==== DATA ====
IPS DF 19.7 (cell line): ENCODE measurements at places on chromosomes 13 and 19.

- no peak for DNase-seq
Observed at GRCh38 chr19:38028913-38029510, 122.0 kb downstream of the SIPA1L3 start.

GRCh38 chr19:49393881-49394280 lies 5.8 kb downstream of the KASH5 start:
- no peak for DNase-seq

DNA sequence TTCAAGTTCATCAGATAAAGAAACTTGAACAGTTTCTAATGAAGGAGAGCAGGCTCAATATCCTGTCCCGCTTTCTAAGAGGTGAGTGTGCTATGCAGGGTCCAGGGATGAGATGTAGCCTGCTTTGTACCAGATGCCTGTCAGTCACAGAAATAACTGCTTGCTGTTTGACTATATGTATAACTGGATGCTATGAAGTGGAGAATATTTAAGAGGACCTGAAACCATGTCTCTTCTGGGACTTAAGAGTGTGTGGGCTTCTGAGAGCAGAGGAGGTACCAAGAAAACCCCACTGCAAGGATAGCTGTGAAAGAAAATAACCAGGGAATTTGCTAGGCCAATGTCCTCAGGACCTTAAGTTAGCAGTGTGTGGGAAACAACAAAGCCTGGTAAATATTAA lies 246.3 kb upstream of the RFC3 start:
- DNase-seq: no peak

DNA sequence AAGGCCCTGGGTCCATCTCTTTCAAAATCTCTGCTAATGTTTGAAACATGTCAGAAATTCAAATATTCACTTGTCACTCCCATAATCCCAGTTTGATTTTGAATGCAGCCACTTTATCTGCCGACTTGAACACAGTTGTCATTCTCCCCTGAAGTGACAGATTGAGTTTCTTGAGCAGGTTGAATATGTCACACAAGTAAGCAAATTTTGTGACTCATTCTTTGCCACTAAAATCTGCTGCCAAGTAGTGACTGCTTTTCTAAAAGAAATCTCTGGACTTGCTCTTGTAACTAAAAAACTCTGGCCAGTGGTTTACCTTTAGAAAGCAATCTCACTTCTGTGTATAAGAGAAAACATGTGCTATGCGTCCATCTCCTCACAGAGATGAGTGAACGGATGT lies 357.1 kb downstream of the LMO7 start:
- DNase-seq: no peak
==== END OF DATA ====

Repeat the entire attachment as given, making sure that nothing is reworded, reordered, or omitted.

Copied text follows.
IPS DF 19.7 (cell line): ENCODE measurements at places on chromosomes 13 and 19.

- no peak for DNase-seq
Observed at GRCh38 chr19:38028913-38029510, 122.0 kb downstream of the SIPA1L3 start.

GRCh38 chr19:49393881-49394280 lies 5.8 kb downstream of the KASH5 start:
- no peak for DNase-seq

DNA sequence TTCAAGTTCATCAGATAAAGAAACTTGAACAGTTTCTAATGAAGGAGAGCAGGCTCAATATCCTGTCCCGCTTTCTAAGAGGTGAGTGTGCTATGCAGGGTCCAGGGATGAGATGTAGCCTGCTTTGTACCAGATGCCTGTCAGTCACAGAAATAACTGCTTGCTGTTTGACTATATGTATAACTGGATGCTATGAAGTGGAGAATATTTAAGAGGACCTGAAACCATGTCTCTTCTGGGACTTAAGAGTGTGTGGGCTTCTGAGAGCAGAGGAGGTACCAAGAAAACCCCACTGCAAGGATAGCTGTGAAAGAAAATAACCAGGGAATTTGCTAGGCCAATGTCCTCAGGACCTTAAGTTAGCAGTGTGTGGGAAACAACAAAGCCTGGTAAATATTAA lies 246.3 kb upstream of the RFC3 start:
- DNase-seq: no peak

DNA sequence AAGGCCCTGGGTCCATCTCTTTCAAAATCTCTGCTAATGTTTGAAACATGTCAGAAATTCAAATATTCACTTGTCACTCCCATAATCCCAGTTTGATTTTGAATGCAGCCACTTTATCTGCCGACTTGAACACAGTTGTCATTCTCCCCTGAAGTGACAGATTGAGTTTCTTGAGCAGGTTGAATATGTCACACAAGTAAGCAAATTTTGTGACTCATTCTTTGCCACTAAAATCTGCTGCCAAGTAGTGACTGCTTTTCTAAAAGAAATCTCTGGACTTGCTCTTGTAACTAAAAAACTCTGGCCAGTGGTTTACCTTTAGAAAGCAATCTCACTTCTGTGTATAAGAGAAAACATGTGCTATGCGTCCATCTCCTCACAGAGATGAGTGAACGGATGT lies 357.1 kb downstream of the LMO7 start:
- DNase-seq: no peak